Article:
Up at the front, you're alive or you're dead and that's all. And you can't fool anybody about that very long. And up there, we know we're lost and done for, whether we're dead or alive. Three years we've had of it, four years, and every day a year and every night a century. And our bodies are earth, and our thoughts are clay. And we sleep and eat with death. And we're done for, because you can't live that way and keep anything inside you.
Predictably, his words fall on the deaf ears of the boys, who have been thoroughly indoctrinated in the splendor and goodness of war.
Paul is so entirely disillusioned at the atmosphere in his hometown that he decides to return to the front four days early. When he does, he discovers that very few of his old comrades remain — the company is staffed primarily by raw, sixteen year-old recruits. Paul is anxious to see his old friend Kat, whom he finds searching for food. They talk, and Paul foreshadows their deaths:
Oh, I'm no good for back there anymore, Kat. None of us are. We've been in this too long. The young men thought I was a coward because I told them we learned that death is stronger than duty to one's country. The old men said, "Go on. Push on to Paris." It's not home back there anymore. All I could think of is "I'd like to get back and see Kat again." You're all I've got left, Kat. At least we know what it's all about out here. There are no lies here.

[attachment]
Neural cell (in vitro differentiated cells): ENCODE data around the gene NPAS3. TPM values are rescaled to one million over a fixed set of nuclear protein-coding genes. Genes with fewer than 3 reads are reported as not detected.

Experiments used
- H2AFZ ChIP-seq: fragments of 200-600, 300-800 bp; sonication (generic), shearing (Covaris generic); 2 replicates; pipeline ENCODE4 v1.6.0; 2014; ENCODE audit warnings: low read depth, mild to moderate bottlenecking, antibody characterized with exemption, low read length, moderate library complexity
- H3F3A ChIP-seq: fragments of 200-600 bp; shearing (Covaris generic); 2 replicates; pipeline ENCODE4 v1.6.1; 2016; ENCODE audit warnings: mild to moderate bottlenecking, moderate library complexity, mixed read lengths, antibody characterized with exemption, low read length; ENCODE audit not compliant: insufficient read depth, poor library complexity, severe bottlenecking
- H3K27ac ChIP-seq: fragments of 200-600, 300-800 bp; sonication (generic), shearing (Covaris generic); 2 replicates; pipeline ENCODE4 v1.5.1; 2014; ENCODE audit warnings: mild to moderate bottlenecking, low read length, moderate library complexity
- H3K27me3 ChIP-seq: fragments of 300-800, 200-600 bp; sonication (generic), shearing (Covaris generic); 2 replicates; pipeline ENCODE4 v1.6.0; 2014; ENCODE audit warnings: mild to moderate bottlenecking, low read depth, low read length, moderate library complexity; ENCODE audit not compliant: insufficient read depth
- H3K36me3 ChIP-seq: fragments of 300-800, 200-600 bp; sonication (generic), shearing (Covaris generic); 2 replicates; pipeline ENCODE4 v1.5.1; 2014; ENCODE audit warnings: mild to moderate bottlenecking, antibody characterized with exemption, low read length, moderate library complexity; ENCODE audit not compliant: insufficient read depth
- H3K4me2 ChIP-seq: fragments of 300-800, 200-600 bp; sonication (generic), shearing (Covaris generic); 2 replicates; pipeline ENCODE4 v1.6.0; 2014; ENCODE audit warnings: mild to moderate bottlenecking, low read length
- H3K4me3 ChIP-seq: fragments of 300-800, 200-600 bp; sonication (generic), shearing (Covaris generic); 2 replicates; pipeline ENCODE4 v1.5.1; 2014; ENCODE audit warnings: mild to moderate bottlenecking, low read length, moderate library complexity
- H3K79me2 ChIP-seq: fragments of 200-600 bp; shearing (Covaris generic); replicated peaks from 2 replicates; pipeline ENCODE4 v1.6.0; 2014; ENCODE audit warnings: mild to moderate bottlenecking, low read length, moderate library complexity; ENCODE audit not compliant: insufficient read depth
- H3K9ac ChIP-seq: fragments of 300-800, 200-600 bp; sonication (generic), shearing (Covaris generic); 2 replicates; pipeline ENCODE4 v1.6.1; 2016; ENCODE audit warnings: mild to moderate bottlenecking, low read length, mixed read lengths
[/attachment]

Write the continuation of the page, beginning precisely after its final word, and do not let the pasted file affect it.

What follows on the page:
On the walk back to the unit, Kat's knee is wounded by a bomb from a plane. Paul carries his friend over his shoulders. Another bomb comes very close to them. Upon returning to the tent, Paul gets some water to give to Kat, but another soldier advises him not to bother. "He's dead." The jaded soldier returns to a card game with another man, completely inured to death. Paul walks out of the tent, overcome with grief at his friend's demise.
Near the end of the film, Paul is sitting in his trench when he spots a butterfly through his gun hole. Seemingly oblivious to the constant danger of the interminable warfare, he reaches out to the butterfly. A French soldier sights Paul with his rifle and fires a single shot. All we see is Paul's hand as it spasms for a second before going limp. Silence.
In the final scene, Paul and the other soldiers are seen marching grimly, superimposed over a battlefield filled with white crosses. They each look back, the bitterness of futility and despair etched into their weary faces. Fade to black.
All Quiet on the Western Front is a brilliant film that compellingly expresses the death and destruction that is the reality of war. While the film ultimately reveals a pacifist message, it does so in an honest, stark manner. Even though I have described many scenes, that will in no way lessen the impact from viewing this gripping film.
Those of us who oppose the perpetual wars of the state should see it (or see it again) to reinforce our viewpoint. Those who support Leviathan's Total War should screw up the courage to see this significant film and ask themselves these questions: do I really support the state sending my loved ones to meet such a demise? Would I be willing to submit myself to such horrors? And if the answer to either question is "no," how can I continue to support the state and total war?
September 4, 2001